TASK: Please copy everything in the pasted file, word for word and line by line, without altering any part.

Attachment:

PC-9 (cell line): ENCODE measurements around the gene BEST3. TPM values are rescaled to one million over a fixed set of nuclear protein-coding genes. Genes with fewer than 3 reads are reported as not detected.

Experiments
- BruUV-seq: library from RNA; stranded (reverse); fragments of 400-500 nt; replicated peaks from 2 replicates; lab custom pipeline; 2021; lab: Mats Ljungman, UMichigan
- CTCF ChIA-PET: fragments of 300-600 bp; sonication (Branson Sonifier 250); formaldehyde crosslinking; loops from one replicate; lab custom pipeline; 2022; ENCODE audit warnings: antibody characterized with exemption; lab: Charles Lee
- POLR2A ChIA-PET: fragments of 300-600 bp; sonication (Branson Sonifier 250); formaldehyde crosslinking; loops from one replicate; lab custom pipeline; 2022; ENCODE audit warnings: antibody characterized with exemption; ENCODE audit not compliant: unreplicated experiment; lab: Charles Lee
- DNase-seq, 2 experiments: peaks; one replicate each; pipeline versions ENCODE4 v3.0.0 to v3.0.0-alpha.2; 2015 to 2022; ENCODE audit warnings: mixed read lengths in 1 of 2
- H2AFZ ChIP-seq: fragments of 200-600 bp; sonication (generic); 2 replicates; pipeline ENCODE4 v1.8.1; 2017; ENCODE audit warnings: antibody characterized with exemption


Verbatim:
PC-9 (cell line): ENCODE measurements around the gene BEST3. TPM values are rescaled to one million over a fixed set of nuclear protein-coding genes. Genes with fewer than 3 reads are reported as not detected.

Experiments
- BruUV-seq: library from RNA; stranded (reverse); fragments of 400-500 nt; replicated peaks from 2 replicates; lab custom pipeline; 2021; lab: Mats Ljungman, UMichigan
- CTCF ChIA-PET: fragments of 300-600 bp; sonication (Branson Sonifier 250); formaldehyde crosslinking; loops from one replicate; lab custom pipeline; 2022; ENCODE audit warnings: antibody characterized with exemption; lab: Charles Lee
- POLR2A ChIA-PET: fragments of 300-600 bp; sonication (Branson Sonifier 250); formaldehyde crosslinking; loops from one replicate; lab custom pipeline; 2022; ENCODE audit warnings: antibody characterized with exemption; ENCODE audit not compliant: unreplicated experiment; lab: Charles Lee
- DNase-seq, 2 experiments: peaks; one replicate each; pipeline versions ENCODE4 v3.0.0 to v3.0.0-alpha.2; 2015 to 2022; ENCODE audit warnings: mixed read lengths in 1 of 2
- H2AFZ ChIP-seq: fragments of 200-600 bp; sonication (generic); 2 replicates; pipeline ENCODE4 v1.8.1; 2017; ENCODE audit warnings: antibody characterized with exemption